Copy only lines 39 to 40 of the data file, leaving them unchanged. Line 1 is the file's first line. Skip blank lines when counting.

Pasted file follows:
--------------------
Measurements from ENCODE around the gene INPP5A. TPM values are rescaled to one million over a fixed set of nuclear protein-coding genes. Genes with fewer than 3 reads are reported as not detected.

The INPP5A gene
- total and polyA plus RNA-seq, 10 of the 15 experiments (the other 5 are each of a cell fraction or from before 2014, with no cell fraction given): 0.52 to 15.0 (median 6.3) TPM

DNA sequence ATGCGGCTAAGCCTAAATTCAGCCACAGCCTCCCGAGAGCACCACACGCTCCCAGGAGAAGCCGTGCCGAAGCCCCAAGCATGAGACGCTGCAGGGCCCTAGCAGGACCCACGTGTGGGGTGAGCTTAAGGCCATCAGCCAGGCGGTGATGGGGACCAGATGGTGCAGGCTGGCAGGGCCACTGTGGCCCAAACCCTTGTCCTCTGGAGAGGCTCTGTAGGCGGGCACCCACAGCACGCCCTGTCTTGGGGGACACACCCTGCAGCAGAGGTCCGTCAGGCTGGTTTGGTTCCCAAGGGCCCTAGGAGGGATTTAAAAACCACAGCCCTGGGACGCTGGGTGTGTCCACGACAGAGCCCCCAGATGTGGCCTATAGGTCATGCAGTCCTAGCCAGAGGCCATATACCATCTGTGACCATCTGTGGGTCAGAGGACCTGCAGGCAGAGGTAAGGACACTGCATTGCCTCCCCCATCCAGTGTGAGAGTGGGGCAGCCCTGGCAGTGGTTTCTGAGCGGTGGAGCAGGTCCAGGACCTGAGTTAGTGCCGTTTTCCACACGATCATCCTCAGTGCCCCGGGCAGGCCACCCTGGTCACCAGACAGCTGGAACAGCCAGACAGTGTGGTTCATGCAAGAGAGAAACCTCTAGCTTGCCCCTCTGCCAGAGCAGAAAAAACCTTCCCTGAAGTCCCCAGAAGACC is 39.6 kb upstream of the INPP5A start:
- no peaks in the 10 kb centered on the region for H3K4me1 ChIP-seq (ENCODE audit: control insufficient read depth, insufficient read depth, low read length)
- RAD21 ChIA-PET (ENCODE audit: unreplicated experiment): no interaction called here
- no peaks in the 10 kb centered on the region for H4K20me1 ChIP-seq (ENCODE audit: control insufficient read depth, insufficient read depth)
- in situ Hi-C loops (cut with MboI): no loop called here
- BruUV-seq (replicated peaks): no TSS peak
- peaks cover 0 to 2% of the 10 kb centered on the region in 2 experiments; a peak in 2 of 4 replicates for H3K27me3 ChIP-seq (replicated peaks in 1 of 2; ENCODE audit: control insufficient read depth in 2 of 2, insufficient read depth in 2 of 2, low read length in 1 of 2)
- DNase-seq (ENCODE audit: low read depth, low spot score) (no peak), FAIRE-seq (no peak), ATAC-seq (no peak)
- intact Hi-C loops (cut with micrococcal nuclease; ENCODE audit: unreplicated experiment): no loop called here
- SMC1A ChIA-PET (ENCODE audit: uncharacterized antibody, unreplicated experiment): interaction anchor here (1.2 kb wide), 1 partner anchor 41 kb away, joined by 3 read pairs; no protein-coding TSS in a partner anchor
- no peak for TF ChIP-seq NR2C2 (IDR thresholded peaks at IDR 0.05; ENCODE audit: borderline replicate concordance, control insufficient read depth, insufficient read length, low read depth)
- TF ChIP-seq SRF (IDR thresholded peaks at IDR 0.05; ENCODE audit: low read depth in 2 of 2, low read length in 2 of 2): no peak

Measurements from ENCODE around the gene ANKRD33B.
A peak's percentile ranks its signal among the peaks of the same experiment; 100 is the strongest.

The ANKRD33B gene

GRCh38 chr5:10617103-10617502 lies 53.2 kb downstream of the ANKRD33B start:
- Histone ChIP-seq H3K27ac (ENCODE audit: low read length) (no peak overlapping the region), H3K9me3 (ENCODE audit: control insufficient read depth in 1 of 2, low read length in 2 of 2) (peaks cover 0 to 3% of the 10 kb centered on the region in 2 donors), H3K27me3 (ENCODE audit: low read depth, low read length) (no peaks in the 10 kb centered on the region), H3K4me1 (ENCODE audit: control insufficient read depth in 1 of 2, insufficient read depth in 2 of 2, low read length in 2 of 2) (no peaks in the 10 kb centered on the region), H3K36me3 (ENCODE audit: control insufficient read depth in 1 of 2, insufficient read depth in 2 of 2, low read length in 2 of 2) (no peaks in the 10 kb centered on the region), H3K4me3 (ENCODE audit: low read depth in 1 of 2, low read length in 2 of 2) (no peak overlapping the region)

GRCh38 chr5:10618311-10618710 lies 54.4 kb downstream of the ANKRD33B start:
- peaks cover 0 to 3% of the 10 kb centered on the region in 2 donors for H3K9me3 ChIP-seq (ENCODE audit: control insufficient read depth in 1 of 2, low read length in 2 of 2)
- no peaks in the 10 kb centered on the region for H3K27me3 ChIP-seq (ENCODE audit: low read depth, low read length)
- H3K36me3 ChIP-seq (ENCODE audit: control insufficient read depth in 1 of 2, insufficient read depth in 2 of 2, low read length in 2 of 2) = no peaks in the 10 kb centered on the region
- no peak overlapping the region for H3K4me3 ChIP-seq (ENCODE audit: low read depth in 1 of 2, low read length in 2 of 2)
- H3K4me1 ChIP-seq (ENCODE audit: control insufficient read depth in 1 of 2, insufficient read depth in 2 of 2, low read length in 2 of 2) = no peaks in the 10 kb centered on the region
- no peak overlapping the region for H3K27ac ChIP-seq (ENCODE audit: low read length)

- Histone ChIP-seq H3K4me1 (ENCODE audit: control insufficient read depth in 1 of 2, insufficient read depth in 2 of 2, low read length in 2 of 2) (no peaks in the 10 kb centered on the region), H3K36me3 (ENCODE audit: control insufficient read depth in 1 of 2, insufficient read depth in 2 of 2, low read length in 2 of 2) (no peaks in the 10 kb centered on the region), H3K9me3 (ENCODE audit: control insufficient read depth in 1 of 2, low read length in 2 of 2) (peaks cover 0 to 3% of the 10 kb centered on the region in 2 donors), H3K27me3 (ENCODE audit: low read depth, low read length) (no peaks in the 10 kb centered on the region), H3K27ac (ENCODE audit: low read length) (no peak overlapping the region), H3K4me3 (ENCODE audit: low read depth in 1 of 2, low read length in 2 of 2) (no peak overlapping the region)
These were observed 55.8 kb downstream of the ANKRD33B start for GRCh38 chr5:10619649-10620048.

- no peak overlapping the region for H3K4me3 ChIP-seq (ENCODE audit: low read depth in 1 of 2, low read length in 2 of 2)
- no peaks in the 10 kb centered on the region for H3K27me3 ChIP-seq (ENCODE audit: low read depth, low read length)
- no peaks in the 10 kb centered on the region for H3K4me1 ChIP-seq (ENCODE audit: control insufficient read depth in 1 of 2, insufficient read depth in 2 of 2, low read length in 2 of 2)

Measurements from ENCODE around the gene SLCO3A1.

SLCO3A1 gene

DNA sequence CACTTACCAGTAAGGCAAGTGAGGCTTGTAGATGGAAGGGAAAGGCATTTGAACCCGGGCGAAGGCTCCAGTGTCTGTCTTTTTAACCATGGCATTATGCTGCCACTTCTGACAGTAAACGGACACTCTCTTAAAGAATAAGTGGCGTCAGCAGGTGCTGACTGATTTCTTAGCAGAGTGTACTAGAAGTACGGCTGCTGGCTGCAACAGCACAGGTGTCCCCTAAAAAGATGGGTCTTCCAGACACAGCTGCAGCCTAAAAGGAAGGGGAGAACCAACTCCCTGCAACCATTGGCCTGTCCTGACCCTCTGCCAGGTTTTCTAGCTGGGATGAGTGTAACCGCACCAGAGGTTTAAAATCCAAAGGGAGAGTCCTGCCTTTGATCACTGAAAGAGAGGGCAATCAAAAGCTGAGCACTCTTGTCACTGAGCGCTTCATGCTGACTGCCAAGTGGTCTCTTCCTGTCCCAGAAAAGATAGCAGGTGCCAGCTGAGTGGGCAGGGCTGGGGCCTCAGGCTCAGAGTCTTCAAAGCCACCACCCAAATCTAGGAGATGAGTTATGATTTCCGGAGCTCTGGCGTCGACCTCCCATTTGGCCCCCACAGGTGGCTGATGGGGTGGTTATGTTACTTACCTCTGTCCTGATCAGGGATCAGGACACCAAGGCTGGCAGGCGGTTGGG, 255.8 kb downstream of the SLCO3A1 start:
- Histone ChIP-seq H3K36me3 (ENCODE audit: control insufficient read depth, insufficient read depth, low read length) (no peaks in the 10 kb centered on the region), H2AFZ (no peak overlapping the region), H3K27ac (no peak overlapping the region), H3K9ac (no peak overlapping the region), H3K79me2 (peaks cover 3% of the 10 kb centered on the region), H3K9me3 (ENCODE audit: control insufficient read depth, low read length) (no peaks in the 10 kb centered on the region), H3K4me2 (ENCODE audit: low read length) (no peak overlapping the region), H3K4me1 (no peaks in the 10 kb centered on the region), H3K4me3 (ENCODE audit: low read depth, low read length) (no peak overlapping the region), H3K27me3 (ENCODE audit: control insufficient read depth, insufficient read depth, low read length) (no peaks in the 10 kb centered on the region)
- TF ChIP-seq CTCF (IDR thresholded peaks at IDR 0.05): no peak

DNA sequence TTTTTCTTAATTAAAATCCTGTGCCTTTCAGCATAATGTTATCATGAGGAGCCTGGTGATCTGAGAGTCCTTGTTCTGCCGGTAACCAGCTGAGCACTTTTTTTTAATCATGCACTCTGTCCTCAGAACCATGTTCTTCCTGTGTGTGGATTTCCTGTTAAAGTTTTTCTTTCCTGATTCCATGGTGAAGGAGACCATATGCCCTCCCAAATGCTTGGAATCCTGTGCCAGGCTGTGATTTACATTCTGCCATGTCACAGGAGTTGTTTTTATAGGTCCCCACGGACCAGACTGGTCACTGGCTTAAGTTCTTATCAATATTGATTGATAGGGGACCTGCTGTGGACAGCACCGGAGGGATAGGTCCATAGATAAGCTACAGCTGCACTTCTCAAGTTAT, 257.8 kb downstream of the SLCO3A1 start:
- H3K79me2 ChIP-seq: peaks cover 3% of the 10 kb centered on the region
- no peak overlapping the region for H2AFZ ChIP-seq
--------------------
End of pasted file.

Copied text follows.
- H3K79me2 ChIP-seq: peaks cover 3% of the 10 kb centered on the region
- no peak overlapping the region for H2AFZ ChIP-seq